Always keep in mind, that when kicking or banking one rail, the aim point is the point at inside edge of rail. When kicking or banking two or more (multiple) rails, your point of aim is always directly into a diamond or imaginary diamond as though the rail was not even there. This allows you to make a good hit, thus avoiding a scratch (foul) and possibly to pocket a target ball.   

We are now concentrating on two rail kicks, therefore we aim into the diamonds.  

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KICK SHOTS - TWO RAILS cont.

When we strike the end rail first at the target diamond, we are using what is known as the “Plus Two “ diamond system. The diamond numbers on the end rail always remain the same for the Plus Two system.  The side rail numbers also remain constant and we always Add when striking end rail first.

Simply locate the diamond number on the rail of origin (shooting rail), then aim at the end rail number that, when added together will total the target number.  Simple addition, cue ball lies off #5 diamond, therefore it must be added to #3 diamond on end rail to total 8.  We shoot directly at the 3 diamond and we see no rail part between it and our cue (or object) ball.  (See following diagrams.)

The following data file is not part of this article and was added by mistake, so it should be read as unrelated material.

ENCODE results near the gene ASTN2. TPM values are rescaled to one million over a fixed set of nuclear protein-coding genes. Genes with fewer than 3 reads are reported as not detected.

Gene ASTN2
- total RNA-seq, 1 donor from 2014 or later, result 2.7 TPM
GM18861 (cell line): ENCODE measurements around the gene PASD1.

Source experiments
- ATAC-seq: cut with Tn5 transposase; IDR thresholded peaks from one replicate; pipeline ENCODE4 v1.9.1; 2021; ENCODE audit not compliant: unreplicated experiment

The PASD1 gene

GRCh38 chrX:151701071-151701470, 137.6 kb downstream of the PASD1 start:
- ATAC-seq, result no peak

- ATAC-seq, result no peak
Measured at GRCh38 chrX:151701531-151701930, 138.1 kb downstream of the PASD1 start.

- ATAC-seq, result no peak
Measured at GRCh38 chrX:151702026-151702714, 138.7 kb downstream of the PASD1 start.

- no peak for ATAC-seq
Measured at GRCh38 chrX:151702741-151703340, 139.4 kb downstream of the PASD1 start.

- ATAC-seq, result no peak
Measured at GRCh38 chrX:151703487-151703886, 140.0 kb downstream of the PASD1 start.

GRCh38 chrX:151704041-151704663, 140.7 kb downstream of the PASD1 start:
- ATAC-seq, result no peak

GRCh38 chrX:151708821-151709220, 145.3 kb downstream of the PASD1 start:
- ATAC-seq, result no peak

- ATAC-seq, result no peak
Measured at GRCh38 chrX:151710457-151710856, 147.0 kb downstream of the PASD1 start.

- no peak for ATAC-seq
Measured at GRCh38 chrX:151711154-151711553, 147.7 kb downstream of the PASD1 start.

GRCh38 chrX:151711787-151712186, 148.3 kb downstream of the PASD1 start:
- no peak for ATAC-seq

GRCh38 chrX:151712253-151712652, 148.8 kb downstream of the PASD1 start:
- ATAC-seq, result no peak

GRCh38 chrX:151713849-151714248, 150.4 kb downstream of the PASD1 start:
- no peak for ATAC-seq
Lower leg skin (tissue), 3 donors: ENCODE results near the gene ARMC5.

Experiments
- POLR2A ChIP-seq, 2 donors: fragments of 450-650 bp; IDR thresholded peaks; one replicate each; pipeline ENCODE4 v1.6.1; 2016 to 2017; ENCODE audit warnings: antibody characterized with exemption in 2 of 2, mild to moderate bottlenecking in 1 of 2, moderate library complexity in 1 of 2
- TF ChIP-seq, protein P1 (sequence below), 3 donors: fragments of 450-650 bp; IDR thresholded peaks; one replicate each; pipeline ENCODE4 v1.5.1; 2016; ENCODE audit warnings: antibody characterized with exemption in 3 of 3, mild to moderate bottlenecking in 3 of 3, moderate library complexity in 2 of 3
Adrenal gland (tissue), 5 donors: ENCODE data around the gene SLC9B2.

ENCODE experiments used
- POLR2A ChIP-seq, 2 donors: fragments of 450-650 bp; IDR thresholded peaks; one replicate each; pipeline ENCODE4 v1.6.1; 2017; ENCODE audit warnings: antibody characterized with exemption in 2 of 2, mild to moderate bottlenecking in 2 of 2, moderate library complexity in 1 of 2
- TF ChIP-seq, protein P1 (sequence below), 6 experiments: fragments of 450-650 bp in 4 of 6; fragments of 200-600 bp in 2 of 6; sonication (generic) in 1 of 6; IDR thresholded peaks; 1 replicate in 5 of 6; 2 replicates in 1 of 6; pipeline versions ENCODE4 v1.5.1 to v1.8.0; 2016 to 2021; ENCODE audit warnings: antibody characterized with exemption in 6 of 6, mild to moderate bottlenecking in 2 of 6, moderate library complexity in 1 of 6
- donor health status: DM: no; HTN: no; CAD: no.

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Read more: KICK SHOTS - TWO RAILS cont.

KICK SHOTS - TWO RAILS

Unlike one rail kick shots and bank shots where we use a point on the inside cushion portion of the rail as our point of aim, we no longer consider the rail at all.  As we now progress into the multiple rail, kicking and banking diamond systems, our attention is on the diamonds and visualized diamonds with the inner rail completely invisible to your eye.

We do not allow ourselves to see the inside portion of the rail, only the inlaid and imagined diamonds sitting there in the open.

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KICK SHOTS - ARITHMETIC cont.